Apparently, one of the reasons Stranger by the Lake has been of such interest to film writers and culture bloggers is the sex. Alain Guiraudie’s extremely French sex thriller is being listed along with Blue Is the Warmest Color and Interior. Leather Bar as part of an art film trend of explicit and not always necessary sex. The criticism of this trend is that the sex doesn’t add to the story or characterization or even the mood, and while I think that’s sometimes the case (as in I Want Your Love), it certainly was not in Blue nor with Stranger by the Lake. In fact, while the sex in Stranger is titillating and sexy, it is also occasionally creepy and it always is necessary for the propulsion of the plot and the creation of authenticity. The movie does, after all, take place at a gay cruising spot, a rocky beach on a lake in rural France. The men are mostly naked and most of them go into the woods to have sex with each other – or to watch other men have sex with each other. Not showing the sex these men share would be bluntly censorious and dishonest.

And the power of lust is at the heart of Stranger by the Lake. Franck (Pierre Deladonchamps), a lithe and beautiful young man, comes to the beach every day to swim and cruise men and he is infatuated with a mustachioed man named Michel (Christophe Paou) who has a particularly skillful freestyle stroke and a clingy boyfriend. Franck also comes to talk to a heavy older man named Henri (Patrick d’Assumçao), who, unlike Franck, doesn’t see himself as gay, but rather as a man who always has a women and sometimes has sex with men. Franck is confused because Henri has no interest in cruising or swimming, but Franck clearly finds value in Henri’s vague pronouncements about the ways to live correctly.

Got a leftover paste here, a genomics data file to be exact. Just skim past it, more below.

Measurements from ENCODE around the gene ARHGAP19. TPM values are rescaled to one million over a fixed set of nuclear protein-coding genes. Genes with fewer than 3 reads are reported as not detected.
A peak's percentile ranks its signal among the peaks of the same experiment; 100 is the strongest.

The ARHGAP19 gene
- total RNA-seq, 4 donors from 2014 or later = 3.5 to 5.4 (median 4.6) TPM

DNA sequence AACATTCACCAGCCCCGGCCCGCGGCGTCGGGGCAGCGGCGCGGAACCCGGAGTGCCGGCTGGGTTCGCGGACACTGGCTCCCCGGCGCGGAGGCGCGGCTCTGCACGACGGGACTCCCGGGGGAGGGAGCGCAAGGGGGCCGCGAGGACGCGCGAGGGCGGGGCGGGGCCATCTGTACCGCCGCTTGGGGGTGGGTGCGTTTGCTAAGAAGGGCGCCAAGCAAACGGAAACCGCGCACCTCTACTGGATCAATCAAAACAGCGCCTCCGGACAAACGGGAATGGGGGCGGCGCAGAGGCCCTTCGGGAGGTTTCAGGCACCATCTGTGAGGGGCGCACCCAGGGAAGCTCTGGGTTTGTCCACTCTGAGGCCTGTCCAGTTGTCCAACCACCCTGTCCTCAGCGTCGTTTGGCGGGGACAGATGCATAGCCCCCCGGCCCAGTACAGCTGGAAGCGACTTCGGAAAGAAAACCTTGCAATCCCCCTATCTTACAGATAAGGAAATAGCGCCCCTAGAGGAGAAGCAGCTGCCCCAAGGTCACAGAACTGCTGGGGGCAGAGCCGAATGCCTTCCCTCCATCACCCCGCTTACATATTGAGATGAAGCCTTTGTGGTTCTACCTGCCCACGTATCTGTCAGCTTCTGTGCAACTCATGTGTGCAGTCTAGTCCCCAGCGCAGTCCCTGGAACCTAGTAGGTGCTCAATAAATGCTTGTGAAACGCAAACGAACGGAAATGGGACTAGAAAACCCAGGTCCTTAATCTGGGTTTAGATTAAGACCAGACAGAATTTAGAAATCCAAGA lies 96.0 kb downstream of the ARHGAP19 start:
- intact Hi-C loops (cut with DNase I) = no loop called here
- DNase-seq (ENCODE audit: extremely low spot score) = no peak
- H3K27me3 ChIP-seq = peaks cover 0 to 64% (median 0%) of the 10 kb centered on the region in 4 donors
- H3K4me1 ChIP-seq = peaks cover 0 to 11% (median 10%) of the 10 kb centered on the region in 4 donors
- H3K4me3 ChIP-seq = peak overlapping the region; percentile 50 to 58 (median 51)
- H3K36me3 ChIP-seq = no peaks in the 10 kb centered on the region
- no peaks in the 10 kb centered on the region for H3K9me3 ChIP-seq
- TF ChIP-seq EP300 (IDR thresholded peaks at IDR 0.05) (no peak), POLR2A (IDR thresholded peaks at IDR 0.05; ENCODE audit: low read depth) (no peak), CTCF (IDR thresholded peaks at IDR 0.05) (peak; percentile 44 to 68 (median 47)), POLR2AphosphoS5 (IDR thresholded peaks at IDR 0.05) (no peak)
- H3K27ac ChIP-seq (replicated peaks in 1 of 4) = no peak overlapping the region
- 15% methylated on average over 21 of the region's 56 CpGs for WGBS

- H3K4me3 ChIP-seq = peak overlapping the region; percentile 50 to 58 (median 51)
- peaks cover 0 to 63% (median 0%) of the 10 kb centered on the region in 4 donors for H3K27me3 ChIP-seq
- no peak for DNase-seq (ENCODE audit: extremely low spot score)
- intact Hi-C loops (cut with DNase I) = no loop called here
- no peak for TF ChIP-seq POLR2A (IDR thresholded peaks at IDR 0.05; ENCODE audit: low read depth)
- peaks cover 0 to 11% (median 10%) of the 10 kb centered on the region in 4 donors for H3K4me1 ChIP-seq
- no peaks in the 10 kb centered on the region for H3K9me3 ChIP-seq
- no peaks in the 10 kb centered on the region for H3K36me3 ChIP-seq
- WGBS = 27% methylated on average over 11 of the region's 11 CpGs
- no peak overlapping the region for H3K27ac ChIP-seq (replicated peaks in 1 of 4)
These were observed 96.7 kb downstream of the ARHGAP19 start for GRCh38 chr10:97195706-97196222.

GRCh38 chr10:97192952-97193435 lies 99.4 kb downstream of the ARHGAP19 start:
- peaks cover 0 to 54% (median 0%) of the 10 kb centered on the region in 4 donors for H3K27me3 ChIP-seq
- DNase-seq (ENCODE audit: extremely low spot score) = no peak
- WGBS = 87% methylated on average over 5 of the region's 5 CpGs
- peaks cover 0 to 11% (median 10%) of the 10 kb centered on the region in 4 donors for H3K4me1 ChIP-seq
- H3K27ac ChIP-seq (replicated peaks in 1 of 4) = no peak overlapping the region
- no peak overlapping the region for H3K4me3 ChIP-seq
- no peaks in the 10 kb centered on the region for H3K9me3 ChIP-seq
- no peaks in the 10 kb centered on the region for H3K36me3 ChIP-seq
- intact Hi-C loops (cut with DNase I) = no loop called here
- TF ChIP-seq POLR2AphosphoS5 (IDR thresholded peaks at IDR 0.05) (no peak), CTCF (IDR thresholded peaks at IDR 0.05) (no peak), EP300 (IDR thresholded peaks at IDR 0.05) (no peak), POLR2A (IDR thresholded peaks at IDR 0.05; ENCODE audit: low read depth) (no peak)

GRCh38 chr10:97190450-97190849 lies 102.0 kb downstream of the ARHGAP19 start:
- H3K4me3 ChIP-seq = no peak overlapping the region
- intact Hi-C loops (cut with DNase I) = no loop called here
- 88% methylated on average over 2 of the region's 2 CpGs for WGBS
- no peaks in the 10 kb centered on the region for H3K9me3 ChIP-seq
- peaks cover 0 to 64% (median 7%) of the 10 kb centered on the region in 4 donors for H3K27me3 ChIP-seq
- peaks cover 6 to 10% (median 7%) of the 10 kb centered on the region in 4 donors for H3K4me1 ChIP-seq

One evening, after spending the afternoon having sex with a man in the woods, Franck watches Michel and his boyfriend swimming in the lake. Then arguing. And then Michel drowning his boyfriend before calmly swimming to the shore, dressing, and driving away. Franck does nothing, and the next day, both Franck and Michel are back at the beach. Michel starts flirting with Franck, and despite some apprehension, he returns the affection and they begin to have regular trysts every afternoon. Still, Franck clearly worries that Michel will do to him what he did to his previous lover.

The strange and almost cynical morality of the characters and the ever increasing tension about Michel’s potential make what at first seems like a bland sex comedy into something much more complex, metaphorical, and even epic. One critic’s theory is based on the seeming 1980s clothes and cars; the callous way the men on the beach treat each other and their seeming death drive are Guiraudie’s commentary on the early years of AIDS. But it’s hard to know what Guiraudie is doing, whether it is an existentialist homage to Camus’s The Outside or just the story of how far lust and connection can warp a man’s moral compass. The lack of clarity in the Guiraudie’s message makes the film’s sex less hot and more disconcerting, but also, oddly, more powerful.

Guiraudie’s spare, slow-burn script and ambiguous themes are matched by his stunning and simple photography, which manage to make the simplest refractions off of the lake and the shadows thrown by tree branches into art. His cast of mostly unknowns are impeccably directed as well. Deladonchamps is both appalling and endearing, while Paou is actually sexy enough that I could imagine (if not agree with) Franck ignoring Michel’s murderousness. The discomforting nature of their relationship is much more fascinating and surprising than their sex, even though that is pretty fun to watch, too.

Stranger by the Lake
Written and Directed by Alain Guiraudie
Starring Pierre Deladonchamps, Christophe Paou, and Patrick d’Assumçao
Not Rated
Opens March 14 at Landmark Hillcrest